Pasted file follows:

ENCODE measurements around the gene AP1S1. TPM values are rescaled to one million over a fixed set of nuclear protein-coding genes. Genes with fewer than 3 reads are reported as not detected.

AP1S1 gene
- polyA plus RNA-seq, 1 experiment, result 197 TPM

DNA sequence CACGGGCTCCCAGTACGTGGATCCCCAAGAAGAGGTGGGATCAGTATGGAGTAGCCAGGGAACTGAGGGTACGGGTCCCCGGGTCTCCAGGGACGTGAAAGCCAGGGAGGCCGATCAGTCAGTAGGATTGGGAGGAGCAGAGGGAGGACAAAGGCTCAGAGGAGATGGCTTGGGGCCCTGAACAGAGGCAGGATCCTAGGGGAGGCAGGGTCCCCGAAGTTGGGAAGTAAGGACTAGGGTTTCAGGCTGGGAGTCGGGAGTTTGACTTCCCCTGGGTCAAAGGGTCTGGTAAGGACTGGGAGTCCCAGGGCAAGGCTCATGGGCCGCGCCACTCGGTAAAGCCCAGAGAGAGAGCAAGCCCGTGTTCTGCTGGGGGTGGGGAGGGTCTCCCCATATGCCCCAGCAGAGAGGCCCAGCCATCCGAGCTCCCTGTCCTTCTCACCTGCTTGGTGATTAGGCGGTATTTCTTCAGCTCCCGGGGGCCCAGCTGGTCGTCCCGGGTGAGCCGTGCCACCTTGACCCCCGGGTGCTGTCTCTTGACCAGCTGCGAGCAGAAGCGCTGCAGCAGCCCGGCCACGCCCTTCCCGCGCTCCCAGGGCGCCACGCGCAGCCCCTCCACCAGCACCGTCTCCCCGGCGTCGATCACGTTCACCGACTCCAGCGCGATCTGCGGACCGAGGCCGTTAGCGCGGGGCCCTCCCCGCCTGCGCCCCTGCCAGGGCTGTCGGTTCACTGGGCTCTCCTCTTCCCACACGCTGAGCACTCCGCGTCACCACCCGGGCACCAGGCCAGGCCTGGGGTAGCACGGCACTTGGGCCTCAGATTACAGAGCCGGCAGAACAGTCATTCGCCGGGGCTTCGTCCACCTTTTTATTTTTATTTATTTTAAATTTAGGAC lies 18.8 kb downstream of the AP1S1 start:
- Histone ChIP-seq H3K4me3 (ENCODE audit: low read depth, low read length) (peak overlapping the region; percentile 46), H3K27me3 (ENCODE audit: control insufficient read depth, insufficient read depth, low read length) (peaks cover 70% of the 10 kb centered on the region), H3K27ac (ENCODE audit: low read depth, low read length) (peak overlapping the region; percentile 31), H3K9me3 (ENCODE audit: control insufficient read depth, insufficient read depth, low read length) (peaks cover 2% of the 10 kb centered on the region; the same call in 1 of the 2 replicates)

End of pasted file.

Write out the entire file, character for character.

ENCODE measurements around the gene AP1S1. TPM values are rescaled to one million over a fixed set of nuclear protein-coding genes. Genes with fewer than 3 reads are reported as not detected.

AP1S1 gene
- polyA plus RNA-seq, 1 experiment, result 197 TPM

DNA sequence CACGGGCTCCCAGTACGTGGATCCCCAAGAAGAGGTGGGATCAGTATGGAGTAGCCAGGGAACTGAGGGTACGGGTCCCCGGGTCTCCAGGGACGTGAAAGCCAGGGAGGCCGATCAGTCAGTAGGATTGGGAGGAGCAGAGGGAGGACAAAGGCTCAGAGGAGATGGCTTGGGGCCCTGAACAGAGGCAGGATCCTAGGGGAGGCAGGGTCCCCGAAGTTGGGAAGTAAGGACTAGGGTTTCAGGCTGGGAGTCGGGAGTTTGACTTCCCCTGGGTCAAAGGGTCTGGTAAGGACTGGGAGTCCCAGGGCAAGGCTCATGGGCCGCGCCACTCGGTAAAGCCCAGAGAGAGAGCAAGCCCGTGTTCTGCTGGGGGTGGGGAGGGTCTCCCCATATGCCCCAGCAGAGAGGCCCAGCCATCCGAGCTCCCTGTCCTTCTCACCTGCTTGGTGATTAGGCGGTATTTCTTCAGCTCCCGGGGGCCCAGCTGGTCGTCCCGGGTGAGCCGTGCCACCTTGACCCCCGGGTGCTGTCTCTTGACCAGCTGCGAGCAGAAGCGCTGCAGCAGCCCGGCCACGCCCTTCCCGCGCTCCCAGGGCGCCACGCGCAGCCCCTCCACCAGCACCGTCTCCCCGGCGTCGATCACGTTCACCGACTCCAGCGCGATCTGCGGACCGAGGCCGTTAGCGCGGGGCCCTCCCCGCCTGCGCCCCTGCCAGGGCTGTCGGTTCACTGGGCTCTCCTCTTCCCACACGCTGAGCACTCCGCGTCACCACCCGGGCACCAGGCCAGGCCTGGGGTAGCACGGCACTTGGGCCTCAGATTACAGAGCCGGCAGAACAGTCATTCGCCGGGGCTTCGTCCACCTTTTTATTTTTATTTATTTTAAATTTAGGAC lies 18.8 kb downstream of the AP1S1 start:
- Histone ChIP-seq H3K4me3 (ENCODE audit: low read depth, low read length) (peak overlapping the region; percentile 46), H3K27me3 (ENCODE audit: control insufficient read depth, insufficient read depth, low read length) (peaks cover 70% of the 10 kb centered on the region), H3K27ac (ENCODE audit: low read depth, low read length) (peak overlapping the region; percentile 31), H3K9me3 (ENCODE audit: control insufficient read depth, insufficient read depth, low read length) (peaks cover 2% of the 10 kb centered on the region; the same call in 1 of the 2 replicates)